Milk Money: Craft Lake City Performer

Music Interviews

Bandmates Byron Colindres, Trevor Hale, Drew Davenport and Dan Fletcher have been prominent members of Salt Lake City’s hardcore music scene for over 15 years, but were always involved in separate projects (including Cherem, Tamerlane and City to City). Thanks to “love and timing,” the four of them finally came together last year to form the ’90s grunge–evoking, cowboy storytelling, unabashedly oppression-fighting supergroup Milk Money. Hard-hitting guitar riffs and passionate vocals combine for an evocative listen on their debut album, Reckon, which was independently released last winter. Restless, ruthless and hopeful, it’s exactly the kind of record that a similarly restless America needs right now.

Equal parts '90s nostalgia and outlaw rebellion, Milk Money's music aims to incite.
Photo: Kesler Ottley

Tuning in to Reckon may sound a little like turning back the clock three decades, but Milk Money puts a fresh face on the alt-rock genre through vulnerable lyrics and emotional tones while still staying true to post-hardcore’s passionate roots. “Coming of age in the ’90s, our brains are soaked in Nirvana and Björk and Rage Against the Machine,” the four-piece says of their musical influences. With an intuitive songwriting process and open-minded expectations for the band as a whole, Milk Money is certainly the group’s most evolved project to date.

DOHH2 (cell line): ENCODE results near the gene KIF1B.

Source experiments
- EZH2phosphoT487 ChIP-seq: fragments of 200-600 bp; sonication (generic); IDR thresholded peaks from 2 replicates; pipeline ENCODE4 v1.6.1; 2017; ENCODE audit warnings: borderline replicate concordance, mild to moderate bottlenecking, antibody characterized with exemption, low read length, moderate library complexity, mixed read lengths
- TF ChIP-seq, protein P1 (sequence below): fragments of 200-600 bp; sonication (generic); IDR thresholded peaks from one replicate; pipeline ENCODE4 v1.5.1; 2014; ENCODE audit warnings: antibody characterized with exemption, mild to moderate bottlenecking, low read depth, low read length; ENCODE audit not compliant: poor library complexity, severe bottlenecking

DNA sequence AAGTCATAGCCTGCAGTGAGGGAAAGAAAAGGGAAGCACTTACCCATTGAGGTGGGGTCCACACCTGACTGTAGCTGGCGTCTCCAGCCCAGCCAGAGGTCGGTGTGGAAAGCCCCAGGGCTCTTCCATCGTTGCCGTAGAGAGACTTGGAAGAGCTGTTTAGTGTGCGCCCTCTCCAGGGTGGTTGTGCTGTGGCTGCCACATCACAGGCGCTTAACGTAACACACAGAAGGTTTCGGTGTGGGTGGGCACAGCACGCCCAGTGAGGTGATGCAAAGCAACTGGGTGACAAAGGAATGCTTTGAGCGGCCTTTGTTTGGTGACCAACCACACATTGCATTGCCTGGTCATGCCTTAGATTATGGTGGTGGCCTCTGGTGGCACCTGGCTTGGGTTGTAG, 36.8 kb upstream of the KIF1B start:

The lyrics throughout Reckon are inspired, in part, by Fletcher’s budding interest in reading old paperback cowboy novels and the dangers that plagued the historically Wild West land on which he stands. Through these mythic storytellings of pioneers, plagues and outlaws, Milk Money write metaphorical songs as a backdrop for their modern activism and rage. And their current muse? Systematic oppression. “You could say [the local music scene] has always fit us like a pair of brass knuckles,” the band says. When it comes to fighting for a better future, Salt Lake City, buckle your spurs, turn up the volume and giddy-up. –Mekenna Malan